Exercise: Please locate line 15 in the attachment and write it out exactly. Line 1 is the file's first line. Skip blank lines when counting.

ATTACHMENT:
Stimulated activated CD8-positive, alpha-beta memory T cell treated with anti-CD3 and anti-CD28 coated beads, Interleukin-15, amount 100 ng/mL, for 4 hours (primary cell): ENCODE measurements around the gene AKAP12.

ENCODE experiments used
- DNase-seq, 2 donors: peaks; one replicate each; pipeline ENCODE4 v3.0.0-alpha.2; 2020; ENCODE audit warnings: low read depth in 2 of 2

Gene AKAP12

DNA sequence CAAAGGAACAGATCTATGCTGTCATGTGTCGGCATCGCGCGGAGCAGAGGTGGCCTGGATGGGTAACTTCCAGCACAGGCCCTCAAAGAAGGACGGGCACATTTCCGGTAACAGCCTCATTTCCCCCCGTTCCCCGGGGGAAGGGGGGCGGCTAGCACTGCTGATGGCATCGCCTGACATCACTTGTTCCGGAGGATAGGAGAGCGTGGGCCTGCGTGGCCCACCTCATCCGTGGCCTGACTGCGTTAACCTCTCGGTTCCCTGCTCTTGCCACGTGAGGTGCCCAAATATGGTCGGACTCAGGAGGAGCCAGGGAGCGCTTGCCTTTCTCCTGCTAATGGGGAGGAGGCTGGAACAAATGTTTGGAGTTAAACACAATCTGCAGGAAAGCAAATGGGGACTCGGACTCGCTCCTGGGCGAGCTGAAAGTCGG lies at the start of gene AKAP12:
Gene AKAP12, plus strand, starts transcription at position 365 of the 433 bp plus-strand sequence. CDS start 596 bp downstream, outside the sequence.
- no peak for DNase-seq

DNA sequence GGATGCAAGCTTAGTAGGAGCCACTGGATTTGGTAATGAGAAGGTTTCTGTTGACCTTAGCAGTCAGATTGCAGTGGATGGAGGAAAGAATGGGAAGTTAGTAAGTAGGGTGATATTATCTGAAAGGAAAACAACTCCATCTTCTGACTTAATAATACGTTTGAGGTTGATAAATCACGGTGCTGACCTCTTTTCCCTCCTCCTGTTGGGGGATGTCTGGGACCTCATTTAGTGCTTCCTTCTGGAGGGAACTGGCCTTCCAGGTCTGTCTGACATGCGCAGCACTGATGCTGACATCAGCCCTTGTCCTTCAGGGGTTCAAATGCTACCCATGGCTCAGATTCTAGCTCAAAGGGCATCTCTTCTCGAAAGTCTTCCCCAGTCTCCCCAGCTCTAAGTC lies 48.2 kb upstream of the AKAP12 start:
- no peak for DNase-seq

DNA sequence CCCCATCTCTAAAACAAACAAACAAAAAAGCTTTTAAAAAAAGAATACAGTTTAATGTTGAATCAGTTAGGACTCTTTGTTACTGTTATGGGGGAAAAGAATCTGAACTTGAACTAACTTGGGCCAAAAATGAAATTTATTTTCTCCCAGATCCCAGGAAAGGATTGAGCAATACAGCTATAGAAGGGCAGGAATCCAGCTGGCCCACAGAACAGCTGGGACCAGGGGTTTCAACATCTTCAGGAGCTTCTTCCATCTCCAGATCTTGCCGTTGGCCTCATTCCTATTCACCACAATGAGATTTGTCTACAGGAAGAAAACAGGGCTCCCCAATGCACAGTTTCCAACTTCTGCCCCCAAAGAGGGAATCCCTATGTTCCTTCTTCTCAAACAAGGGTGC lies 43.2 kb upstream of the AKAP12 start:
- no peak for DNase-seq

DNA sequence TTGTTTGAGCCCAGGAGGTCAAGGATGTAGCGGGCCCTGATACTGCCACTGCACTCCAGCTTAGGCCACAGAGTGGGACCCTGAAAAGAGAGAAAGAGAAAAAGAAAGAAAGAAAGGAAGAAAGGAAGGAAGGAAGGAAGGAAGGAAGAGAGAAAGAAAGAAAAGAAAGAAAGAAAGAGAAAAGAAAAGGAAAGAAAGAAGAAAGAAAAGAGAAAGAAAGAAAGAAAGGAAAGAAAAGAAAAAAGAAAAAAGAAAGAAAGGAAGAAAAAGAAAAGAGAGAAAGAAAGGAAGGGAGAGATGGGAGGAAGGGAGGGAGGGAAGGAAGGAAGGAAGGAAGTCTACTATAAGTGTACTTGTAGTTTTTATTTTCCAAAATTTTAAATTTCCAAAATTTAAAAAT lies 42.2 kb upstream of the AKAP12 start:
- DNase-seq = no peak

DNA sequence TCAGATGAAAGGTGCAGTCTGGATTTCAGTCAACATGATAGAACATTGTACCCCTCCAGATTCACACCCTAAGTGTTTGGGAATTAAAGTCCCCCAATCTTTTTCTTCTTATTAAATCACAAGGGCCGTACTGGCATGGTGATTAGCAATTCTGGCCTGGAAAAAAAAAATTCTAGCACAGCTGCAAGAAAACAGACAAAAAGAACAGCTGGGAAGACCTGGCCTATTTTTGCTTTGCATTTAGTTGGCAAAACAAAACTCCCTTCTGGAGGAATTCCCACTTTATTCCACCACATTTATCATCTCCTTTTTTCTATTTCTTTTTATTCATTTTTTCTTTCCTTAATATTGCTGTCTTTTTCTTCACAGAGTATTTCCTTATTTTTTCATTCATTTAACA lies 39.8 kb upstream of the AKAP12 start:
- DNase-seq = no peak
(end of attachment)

- DNase-seq = no peak